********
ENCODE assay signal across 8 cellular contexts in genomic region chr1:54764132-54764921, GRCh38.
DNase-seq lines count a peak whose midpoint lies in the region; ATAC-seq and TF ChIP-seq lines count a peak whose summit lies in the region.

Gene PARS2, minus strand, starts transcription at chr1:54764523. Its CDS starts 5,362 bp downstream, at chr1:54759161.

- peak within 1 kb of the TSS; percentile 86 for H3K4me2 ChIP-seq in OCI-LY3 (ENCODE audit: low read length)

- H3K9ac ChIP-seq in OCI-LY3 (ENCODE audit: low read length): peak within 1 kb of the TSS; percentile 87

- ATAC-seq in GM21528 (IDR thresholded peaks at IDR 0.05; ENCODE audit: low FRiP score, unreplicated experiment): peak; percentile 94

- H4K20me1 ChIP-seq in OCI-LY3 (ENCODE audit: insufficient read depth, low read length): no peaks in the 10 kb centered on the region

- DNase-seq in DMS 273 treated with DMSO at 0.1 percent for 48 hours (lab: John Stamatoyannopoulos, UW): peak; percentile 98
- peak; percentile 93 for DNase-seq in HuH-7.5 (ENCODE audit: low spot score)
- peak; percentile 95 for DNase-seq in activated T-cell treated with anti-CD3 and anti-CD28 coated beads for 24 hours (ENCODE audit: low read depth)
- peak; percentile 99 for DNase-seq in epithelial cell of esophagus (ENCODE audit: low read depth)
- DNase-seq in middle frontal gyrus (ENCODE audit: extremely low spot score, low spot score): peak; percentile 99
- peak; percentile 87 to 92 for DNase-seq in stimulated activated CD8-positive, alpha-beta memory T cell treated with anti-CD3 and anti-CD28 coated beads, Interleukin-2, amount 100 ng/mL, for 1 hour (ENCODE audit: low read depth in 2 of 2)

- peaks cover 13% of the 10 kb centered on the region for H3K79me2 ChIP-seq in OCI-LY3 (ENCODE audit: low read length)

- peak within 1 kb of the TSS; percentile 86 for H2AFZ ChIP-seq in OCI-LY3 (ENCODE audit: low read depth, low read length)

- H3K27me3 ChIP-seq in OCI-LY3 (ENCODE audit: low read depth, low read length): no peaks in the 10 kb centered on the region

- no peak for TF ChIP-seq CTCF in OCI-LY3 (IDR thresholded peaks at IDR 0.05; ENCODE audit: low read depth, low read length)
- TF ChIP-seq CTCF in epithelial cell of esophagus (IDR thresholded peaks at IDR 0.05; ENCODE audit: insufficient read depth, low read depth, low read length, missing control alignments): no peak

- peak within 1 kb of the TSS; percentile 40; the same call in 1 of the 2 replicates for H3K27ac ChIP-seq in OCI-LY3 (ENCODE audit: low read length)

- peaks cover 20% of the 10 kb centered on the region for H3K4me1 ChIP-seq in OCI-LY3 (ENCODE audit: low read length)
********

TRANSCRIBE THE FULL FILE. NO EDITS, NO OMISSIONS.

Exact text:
ENCODE assay signal across 8 cellular contexts in genomic region chr1:54764132-54764921, GRCh38.
DNase-seq lines count a peak whose midpoint lies in the region; ATAC-seq and TF ChIP-seq lines count a peak whose summit lies in the region.

Gene PARS2, minus strand, starts transcription at chr1:54764523. Its CDS starts 5,362 bp downstream, at chr1:54759161.

- peak within 1 kb of the TSS; percentile 86 for H3K4me2 ChIP-seq in OCI-LY3 (ENCODE audit: low read length)

- H3K9ac ChIP-seq in OCI-LY3 (ENCODE audit: low read length): peak within 1 kb of the TSS; percentile 87

- ATAC-seq in GM21528 (IDR thresholded peaks at IDR 0.05; ENCODE audit: low FRiP score, unreplicated experiment): peak; percentile 94

- H4K20me1 ChIP-seq in OCI-LY3 (ENCODE audit: insufficient read depth, low read length): no peaks in the 10 kb centered on the region

- DNase-seq in DMS 273 treated with DMSO at 0.1 percent for 48 hours (lab: John Stamatoyannopoulos, UW): peak; percentile 98
- peak; percentile 93 for DNase-seq in HuH-7.5 (ENCODE audit: low spot score)
- peak; percentile 95 for DNase-seq in activated T-cell treated with anti-CD3 and anti-CD28 coated beads for 24 hours (ENCODE audit: low read depth)
- peak; percentile 99 for DNase-seq in epithelial cell of esophagus (ENCODE audit: low read depth)
- DNase-seq in middle frontal gyrus (ENCODE audit: extremely low spot score, low spot score): peak; percentile 99
- peak; percentile 87 to 92 for DNase-seq in stimulated activated CD8-positive, alpha-beta memory T cell treated with anti-CD3 and anti-CD28 coated beads, Interleukin-2, amount 100 ng/mL, for 1 hour (ENCODE audit: low read depth in 2 of 2)

- peaks cover 13% of the 10 kb centered on the region for H3K79me2 ChIP-seq in OCI-LY3 (ENCODE audit: low read length)

- peak within 1 kb of the TSS; percentile 86 for H2AFZ ChIP-seq in OCI-LY3 (ENCODE audit: low read depth, low read length)

- H3K27me3 ChIP-seq in OCI-LY3 (ENCODE audit: low read depth, low read length): no peaks in the 10 kb centered on the region

- no peak for TF ChIP-seq CTCF in OCI-LY3 (IDR thresholded peaks at IDR 0.05; ENCODE audit: low read depth, low read length)
- TF ChIP-seq CTCF in epithelial cell of esophagus (IDR thresholded peaks at IDR 0.05; ENCODE audit: insufficient read depth, low read depth, low read length, missing control alignments): no peak

- peak within 1 kb of the TSS; percentile 40; the same call in 1 of the 2 replicates for H3K27ac ChIP-seq in OCI-LY3 (ENCODE audit: low read length)

- peaks cover 20% of the 10 kb centered on the region for H3K4me1 ChIP-seq in OCI-LY3 (ENCODE audit: low read length)